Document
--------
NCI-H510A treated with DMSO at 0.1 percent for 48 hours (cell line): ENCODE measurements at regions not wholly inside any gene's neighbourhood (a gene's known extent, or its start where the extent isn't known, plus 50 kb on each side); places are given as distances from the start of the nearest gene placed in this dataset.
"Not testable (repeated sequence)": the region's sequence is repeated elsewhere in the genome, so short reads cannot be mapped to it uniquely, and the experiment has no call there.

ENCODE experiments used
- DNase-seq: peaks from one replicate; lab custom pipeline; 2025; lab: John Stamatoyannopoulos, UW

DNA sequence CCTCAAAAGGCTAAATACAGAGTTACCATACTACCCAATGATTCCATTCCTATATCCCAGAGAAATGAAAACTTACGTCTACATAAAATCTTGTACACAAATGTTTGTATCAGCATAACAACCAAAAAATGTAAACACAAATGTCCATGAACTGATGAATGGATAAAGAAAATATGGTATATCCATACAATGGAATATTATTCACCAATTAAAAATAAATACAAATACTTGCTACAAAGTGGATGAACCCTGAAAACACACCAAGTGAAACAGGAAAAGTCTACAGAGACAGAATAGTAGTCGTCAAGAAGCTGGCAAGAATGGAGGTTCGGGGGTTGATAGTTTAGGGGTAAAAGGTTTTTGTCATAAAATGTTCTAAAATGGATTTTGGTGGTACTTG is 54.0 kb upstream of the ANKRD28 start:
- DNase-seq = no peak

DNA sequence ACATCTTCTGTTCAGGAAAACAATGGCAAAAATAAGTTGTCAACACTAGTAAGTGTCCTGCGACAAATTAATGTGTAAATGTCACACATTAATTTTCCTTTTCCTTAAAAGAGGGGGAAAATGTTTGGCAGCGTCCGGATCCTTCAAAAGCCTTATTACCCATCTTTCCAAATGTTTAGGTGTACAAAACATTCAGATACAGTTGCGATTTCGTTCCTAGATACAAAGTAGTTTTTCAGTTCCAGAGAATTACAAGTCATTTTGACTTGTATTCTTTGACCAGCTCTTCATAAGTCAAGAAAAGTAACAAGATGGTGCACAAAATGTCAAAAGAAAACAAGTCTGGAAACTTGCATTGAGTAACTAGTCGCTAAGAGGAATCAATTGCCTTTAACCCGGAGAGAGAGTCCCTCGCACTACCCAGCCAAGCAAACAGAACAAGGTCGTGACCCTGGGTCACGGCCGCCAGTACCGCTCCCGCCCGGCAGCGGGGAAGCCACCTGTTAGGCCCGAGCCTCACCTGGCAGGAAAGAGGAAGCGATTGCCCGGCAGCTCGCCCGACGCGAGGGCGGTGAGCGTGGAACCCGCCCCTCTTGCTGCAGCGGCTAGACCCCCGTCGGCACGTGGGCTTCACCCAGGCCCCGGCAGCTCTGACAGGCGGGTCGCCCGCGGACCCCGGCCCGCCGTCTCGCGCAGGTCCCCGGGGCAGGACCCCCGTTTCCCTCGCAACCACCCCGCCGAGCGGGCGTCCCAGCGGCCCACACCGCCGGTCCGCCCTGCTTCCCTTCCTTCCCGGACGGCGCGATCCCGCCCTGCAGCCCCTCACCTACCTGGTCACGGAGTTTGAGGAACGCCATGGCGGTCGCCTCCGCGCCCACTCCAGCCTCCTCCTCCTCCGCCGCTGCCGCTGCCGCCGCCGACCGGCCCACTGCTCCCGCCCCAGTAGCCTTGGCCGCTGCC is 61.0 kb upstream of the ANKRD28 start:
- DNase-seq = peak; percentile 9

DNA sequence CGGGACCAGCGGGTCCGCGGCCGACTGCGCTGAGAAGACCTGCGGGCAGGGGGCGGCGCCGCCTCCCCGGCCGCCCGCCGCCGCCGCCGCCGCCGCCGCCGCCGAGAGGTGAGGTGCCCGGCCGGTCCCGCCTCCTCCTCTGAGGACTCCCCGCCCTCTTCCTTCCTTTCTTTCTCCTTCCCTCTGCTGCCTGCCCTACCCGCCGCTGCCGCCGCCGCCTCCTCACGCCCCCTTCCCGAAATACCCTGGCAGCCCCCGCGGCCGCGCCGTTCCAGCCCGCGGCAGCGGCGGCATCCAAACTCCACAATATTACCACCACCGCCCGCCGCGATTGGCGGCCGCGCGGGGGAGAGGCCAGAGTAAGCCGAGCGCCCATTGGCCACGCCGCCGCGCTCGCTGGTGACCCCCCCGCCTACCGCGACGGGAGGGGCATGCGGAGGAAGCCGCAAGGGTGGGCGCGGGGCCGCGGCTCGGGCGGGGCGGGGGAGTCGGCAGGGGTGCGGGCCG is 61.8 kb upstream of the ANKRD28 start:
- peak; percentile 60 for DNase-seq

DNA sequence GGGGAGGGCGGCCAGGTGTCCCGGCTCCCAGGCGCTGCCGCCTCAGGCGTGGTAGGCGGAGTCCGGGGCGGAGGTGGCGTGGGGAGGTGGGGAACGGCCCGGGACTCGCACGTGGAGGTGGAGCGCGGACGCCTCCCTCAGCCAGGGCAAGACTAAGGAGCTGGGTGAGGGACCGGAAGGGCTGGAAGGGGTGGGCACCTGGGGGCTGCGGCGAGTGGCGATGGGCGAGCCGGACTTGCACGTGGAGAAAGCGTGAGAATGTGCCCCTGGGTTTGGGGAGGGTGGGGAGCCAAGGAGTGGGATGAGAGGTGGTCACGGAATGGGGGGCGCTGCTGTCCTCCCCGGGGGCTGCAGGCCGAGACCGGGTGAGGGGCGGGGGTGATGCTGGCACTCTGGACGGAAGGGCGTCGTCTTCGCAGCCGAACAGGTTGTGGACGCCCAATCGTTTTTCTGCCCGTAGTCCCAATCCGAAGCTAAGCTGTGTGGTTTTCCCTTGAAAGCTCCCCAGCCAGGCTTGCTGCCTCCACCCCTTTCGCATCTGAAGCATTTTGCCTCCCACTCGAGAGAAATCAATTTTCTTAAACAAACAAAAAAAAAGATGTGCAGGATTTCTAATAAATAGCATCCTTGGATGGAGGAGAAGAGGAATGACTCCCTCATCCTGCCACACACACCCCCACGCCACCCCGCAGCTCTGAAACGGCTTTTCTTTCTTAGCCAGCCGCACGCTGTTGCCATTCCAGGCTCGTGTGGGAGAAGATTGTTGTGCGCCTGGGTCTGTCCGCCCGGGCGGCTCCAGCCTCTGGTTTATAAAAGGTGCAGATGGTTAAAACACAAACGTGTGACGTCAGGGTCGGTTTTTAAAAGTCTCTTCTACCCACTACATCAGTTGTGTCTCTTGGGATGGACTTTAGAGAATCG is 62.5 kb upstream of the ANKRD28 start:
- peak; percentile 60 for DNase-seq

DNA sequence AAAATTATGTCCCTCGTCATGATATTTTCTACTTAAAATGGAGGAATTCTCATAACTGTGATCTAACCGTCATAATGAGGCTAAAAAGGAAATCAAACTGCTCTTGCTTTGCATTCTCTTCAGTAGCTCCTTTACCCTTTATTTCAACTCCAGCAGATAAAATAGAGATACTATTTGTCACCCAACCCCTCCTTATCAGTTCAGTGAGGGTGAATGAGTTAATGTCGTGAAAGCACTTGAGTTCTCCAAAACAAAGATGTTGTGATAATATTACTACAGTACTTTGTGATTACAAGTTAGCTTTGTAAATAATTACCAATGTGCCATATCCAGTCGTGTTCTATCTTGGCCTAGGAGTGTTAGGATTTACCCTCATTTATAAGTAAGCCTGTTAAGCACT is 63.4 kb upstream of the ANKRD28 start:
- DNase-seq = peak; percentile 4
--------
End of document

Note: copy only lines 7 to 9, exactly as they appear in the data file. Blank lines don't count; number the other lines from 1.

DNA sequence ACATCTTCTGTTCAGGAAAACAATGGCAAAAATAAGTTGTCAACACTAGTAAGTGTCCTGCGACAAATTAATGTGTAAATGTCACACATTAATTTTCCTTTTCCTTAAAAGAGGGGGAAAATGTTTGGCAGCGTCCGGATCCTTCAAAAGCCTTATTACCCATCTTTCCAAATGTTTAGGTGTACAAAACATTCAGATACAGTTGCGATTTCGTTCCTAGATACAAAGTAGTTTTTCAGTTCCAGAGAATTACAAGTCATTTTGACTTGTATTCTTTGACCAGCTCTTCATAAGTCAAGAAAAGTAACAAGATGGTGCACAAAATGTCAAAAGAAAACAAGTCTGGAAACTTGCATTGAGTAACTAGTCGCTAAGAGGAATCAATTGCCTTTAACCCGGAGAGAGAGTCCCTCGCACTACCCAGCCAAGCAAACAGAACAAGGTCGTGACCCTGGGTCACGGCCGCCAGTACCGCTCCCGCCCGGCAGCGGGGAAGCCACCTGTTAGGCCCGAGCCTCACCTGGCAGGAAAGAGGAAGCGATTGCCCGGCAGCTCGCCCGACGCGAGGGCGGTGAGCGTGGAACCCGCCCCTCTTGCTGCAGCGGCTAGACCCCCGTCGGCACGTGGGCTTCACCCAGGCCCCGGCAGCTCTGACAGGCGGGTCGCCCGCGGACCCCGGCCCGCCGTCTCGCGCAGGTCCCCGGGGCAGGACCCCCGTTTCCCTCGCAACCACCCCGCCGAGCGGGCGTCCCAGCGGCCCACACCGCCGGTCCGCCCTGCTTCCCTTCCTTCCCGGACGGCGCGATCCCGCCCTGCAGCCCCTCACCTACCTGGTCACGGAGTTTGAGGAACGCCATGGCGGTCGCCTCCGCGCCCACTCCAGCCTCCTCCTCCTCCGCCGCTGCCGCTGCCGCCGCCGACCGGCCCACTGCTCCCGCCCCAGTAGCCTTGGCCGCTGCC is 61.0 kb upstream of the ANKRD28 start:
- DNase-seq = peak; percentile 9

DNA sequence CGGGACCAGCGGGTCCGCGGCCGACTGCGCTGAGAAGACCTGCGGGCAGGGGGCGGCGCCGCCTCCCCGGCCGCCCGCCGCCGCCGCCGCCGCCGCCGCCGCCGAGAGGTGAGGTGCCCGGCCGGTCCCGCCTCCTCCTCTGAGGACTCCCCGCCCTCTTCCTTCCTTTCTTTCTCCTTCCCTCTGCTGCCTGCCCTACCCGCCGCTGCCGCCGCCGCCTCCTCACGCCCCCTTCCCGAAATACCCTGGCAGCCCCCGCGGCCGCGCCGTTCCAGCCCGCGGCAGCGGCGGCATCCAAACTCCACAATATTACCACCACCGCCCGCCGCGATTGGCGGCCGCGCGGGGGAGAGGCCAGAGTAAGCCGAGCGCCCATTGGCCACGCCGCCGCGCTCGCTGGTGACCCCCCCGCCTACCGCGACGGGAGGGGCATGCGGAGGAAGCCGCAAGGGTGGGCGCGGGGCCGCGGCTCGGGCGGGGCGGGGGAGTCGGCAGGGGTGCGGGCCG is 61.8 kb upstream of the ANKRD28 start: